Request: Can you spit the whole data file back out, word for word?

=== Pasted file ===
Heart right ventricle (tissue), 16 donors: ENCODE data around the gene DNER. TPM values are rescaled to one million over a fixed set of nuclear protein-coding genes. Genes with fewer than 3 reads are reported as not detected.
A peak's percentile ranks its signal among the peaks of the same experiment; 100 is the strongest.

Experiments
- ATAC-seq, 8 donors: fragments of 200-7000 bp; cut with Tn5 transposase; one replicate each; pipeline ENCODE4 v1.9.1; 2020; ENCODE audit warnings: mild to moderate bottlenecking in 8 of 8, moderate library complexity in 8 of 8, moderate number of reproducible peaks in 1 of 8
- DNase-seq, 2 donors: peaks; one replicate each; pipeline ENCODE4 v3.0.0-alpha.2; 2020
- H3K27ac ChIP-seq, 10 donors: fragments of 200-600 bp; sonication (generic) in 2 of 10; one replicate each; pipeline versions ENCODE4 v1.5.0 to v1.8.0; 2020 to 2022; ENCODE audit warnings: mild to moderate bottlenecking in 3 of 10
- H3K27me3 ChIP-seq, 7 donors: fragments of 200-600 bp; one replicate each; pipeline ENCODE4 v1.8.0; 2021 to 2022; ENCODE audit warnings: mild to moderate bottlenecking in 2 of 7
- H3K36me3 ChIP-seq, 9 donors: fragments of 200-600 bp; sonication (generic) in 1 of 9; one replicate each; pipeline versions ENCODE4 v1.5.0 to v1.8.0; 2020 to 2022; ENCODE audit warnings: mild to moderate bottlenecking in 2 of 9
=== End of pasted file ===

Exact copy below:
Heart right ventricle (tissue), 16 donors: ENCODE data around the gene DNER. TPM values are rescaled to one million over a fixed set of nuclear protein-coding genes. Genes with fewer than 3 reads are reported as not detected.
A peak's percentile ranks its signal among the peaks of the same experiment; 100 is the strongest.

Experiments
- ATAC-seq, 8 donors: fragments of 200-7000 bp; cut with Tn5 transposase; one replicate each; pipeline ENCODE4 v1.9.1; 2020; ENCODE audit warnings: mild to moderate bottlenecking in 8 of 8, moderate library complexity in 8 of 8, moderate number of reproducible peaks in 1 of 8
- DNase-seq, 2 donors: peaks; one replicate each; pipeline ENCODE4 v3.0.0-alpha.2; 2020
- H3K27ac ChIP-seq, 10 donors: fragments of 200-600 bp; sonication (generic) in 2 of 10; one replicate each; pipeline versions ENCODE4 v1.5.0 to v1.8.0; 2020 to 2022; ENCODE audit warnings: mild to moderate bottlenecking in 3 of 10
- H3K27me3 ChIP-seq, 7 donors: fragments of 200-600 bp; one replicate each; pipeline ENCODE4 v1.8.0; 2021 to 2022; ENCODE audit warnings: mild to moderate bottlenecking in 2 of 7
- H3K36me3 ChIP-seq, 9 donors: fragments of 200-600 bp; sonication (generic) in 1 of 9; one replicate each; pipeline versions ENCODE4 v1.5.0 to v1.8.0; 2020 to 2022; ENCODE audit warnings: mild to moderate bottlenecking in 2 of 9